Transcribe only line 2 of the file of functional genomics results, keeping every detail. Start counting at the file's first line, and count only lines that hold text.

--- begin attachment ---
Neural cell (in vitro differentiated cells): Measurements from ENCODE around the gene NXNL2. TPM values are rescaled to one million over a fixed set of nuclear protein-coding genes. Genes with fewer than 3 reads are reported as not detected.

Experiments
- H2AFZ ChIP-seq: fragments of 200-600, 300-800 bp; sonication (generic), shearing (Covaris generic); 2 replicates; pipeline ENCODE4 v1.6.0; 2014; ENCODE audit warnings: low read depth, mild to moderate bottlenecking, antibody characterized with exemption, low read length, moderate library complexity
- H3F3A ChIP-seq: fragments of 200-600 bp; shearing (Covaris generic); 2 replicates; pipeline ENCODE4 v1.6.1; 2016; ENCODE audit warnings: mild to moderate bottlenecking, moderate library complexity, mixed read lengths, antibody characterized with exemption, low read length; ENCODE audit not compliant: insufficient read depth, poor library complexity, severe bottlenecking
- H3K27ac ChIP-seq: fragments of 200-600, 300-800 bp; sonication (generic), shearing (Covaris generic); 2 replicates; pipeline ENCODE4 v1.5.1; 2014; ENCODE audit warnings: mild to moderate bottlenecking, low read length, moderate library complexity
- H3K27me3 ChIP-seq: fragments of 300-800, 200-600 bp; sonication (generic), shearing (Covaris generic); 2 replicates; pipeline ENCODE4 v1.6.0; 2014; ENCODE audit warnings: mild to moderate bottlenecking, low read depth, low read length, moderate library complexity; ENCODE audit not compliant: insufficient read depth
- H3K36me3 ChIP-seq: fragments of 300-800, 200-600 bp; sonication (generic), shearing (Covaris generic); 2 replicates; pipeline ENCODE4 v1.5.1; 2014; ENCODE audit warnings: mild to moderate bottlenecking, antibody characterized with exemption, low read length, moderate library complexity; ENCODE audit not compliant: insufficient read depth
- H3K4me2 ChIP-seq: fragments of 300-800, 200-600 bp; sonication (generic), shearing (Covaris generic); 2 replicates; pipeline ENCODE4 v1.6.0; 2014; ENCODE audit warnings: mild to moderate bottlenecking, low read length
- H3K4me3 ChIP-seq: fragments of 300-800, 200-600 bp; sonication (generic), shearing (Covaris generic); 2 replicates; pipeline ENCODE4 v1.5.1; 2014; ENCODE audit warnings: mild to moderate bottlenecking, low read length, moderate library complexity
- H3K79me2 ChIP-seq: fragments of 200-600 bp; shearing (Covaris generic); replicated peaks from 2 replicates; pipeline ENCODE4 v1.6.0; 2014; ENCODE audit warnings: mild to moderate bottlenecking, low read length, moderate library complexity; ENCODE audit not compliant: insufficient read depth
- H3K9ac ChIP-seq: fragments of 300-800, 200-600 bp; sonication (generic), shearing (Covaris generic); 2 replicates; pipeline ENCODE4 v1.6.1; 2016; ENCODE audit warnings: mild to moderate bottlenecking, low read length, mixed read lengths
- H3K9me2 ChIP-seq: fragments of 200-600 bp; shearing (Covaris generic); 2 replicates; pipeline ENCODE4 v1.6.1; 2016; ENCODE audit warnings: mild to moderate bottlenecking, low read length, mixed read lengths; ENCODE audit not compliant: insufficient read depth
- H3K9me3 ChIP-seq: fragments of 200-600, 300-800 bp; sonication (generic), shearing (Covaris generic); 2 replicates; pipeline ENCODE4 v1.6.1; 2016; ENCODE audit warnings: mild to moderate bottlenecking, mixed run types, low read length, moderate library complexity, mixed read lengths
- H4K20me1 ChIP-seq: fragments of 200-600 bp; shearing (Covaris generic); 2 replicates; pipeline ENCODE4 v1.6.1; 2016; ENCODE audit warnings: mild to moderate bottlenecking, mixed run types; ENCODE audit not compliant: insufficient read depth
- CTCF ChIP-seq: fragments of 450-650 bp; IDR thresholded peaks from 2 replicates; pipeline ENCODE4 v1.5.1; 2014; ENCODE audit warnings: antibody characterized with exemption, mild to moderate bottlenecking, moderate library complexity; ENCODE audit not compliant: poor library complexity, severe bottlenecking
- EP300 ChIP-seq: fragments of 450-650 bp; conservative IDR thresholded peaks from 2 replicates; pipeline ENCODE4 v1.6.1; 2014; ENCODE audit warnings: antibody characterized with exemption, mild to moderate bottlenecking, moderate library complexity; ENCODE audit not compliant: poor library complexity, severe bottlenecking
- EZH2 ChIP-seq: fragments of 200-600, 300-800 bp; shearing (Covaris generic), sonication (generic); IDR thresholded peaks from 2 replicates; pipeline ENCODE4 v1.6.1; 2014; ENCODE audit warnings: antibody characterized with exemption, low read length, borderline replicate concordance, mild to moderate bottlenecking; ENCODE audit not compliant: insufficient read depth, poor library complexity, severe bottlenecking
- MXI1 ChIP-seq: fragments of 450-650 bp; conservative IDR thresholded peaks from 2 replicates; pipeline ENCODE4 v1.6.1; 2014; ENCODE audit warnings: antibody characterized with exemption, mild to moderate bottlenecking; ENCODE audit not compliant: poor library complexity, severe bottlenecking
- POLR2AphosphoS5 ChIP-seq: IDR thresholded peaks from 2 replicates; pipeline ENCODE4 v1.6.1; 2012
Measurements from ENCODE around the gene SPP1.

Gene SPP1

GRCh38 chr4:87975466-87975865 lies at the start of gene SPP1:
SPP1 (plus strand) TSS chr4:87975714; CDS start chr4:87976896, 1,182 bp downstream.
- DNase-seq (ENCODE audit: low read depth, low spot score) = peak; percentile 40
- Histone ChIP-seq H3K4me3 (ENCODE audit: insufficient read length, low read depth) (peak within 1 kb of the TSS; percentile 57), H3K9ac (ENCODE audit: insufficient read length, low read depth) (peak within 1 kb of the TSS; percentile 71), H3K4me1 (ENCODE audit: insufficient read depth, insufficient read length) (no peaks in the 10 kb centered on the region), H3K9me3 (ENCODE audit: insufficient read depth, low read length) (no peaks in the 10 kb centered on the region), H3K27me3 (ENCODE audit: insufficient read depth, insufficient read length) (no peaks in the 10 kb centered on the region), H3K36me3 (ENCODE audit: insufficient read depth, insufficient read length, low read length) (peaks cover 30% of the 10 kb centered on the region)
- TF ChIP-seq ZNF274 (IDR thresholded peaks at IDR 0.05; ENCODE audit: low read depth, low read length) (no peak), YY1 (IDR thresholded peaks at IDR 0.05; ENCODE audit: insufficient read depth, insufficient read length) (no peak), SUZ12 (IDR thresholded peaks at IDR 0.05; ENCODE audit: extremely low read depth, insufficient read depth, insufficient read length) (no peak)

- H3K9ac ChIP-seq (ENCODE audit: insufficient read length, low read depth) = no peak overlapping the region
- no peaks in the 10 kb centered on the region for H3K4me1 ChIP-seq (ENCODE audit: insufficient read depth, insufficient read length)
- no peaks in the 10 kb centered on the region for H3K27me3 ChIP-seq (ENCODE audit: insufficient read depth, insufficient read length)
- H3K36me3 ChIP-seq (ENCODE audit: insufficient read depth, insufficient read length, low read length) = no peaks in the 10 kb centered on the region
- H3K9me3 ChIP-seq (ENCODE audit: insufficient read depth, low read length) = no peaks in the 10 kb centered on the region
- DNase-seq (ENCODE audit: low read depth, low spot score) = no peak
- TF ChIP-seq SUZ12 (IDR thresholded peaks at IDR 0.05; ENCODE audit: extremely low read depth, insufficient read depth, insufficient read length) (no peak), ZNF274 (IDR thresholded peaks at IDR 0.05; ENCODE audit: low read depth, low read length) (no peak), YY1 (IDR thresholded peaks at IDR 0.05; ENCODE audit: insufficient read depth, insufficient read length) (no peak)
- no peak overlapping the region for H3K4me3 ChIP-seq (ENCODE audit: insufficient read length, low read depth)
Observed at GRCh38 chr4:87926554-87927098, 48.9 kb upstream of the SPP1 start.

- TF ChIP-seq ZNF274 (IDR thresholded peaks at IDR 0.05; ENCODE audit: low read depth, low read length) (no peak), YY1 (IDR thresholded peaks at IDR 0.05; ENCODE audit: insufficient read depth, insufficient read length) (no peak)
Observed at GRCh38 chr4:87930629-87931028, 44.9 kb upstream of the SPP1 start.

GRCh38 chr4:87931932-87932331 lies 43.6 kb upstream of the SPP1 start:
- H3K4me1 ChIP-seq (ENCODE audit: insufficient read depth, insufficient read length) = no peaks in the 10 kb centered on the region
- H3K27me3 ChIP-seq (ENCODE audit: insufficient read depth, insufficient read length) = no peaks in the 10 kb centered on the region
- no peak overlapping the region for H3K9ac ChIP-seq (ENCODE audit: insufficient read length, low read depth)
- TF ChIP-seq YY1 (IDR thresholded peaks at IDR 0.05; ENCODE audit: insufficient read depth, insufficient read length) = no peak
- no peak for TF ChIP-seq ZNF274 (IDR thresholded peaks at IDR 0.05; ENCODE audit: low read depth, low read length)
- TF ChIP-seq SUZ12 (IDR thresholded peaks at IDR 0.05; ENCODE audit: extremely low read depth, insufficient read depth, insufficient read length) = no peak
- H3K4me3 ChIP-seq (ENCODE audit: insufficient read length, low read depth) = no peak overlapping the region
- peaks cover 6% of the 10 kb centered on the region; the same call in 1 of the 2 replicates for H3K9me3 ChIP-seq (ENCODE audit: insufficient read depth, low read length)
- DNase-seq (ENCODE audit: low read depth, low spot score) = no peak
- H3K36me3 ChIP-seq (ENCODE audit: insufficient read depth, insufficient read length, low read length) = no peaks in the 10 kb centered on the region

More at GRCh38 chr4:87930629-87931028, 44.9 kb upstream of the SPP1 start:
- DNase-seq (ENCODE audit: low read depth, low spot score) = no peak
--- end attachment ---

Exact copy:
Experiments